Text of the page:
Again, this is not an endorsement of the dhimmi view that the pre-Ayodhya status quo was a normal, healthy situation.

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Postby sanjaykumar » 20 Dec 2007 00:16

It was in fact 1947 when Muslims ceased to have any legitimate aspirations in India. All else is confabulation. Hindus owe them as much as Pakistan owes Hindus:nothing less, nothing more.

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Postby surinder » 20 Dec 2007 00:20

Johann wrote:Just as you say Ayodhya began the process that turned many dhimmi Hindus in to hawks, it also began a process that turned Muslim doves in to hawks.

However inevitable Ayodhya might have been, for Pakistan it was an opening of a sort they had not had since Partition, given that Indian Muslims for the most part were satisfied with the status quo. Ayodhya is when Pakistan realised that it would be able to reach significant numbers of Indian Muslims beyond Kashmir, and win support from the wider ummah.


Johann,

For Pakkistan, the IM's have always been viewed the same: a resource to hurt India. They have always built and maintained links and contacts wtih IM's. I do not think it is accurate to say that Pakistanis thought about this for the first time after Ayodhya. There have been elements of IM's always susceptible to enticements of Pakkistan. Those who have lived close to IM majority areas near Aligarh etc. know the green flags all too well. The sympathy was never absent. Ayodhya made it somewhat worse.

Poeple here are somewhat sensitive to the suggestion that Ayodhya was a big contributor. The reason is that they saw a paki-tilting IM population before 1992 as well.

But let us not dwell on these issues. We should look at the new and troubling development of TSP & Mushy targetting India proper. Your view that Jihadi terrorist has became worse surprised me. If we had a datase of all attacks on India, we could plot the number incidents or deaths as a function of time and see any change. Public domain knowledge can tell us a lot (as you said)!!!

Going back to the original point, I want to thank you for your analysis. TSP has banked on a waging a sub-conventional warfare with plausible deniability. With Operation Parakram, India reduced its threshold so that was sub-threshold became above threshold. This led to the statement of Mushy promising to end insurgency in Kashmir forever. But Mushy & TSP went on to the 2nd phase without achieving the first one. (2nd phase = jihad in whole of India; 1st phase = Kashmir). But what he plans to achieve cannot be understood in any logical terms. I cannot see any tangible logical gain come to TSP due to this. I do see a hardening of Indian/Hindu stance. This has even created solidarity in the Indian state, where little existed before. The Jihadi calculation based on straight-line extrapolations will break down. It seems like a loose-loose situation for TSP. But then TSP has been habituated to make loose-loose propositions before.

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Postby Johann » 20 Dec 2007 01:08

Surinder,

There is a timeline you can use - page 3 of this thread where Summeet (mostly) and I have put up a list of major jihadi terrorist attacks beyond J&K.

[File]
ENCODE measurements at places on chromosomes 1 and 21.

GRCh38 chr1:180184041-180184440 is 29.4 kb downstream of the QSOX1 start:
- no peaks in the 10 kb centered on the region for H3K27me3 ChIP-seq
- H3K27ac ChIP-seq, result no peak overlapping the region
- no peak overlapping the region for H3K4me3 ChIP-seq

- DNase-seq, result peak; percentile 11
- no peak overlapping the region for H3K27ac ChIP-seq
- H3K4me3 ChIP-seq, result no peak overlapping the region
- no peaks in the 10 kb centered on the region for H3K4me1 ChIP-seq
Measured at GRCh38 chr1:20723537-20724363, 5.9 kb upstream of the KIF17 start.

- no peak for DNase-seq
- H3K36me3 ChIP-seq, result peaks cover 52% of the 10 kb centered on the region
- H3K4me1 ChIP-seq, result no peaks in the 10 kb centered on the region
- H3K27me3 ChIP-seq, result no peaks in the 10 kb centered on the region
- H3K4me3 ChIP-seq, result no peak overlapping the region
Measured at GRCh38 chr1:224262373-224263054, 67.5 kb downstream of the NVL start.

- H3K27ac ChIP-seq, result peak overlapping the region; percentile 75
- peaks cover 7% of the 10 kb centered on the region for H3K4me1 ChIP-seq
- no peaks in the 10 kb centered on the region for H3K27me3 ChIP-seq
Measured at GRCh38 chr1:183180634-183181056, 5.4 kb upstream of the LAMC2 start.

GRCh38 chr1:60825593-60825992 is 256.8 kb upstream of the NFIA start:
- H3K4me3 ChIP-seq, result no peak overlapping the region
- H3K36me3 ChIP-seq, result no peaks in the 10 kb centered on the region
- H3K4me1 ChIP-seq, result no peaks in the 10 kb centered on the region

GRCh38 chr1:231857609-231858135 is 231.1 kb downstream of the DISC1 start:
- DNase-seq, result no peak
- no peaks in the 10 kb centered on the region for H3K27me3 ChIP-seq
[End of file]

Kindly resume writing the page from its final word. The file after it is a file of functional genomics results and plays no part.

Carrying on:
Divide the between those before and after October 1999 - the date Musharraf seized power from Nawaz following failure in Kargil. The result is strikingly lopsided.

Even attacks within J&K between October 1999 and June 2002 (Parakram) became far more spectacular - the first suicide bombing, fedayeen attacks on army bases, bigger massacres etc.

As I said in an earlier post both a few pages back, Musharraf and Osama are damaging the prospects of the patient soft Islamists in non-Muslim majority societies. But Pakistan simply doesnt have any other cards to play against India any more.

Of course its possible that Pakistanis might decide the jihadis are a bigger threat to Pakistani survival/cohesion than Indian success and re-evaluate their choices accordingly, but that is fairly unlikely.

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Postby shiv » 20 Dec 2007 04:57

Johann wrote:However inevitable Ayodhya might have been, for Pakistan it was an opening of a sort they had not had since Partition, given that Indian Muslims for the most part were satisfied with the status quo. Ayodhya is when Pakistan realised that it would be able to reach significant numbers of Indian Muslims beyond Kashmir, and win support from the wider ummah.


If it was inevitable. it only indicates a faultline that Pakistanis were trying to show and dhimmi Hindus trying to suppress don't you think?

Even on this forum we have had all sorts of statements of sentiment made that were always there and it did not require a Pakistani rocket scientist to understand that there were certain structural and adjustment problems with some Muslims when Indians, Hindu and Muslim were hollering it out loud enough.

The existence of a problem irredentist group of Muslims is well known. Pakistan's "discovery" was not discovery at all. Pakistan's problem has been to get them to rebel massively so that Pakis can come and rule India.

What is exciting and new in this day and age is not that there are social fault lines in India, but the admirable manner in which the Pakistan "Jewel of Islam" state is run.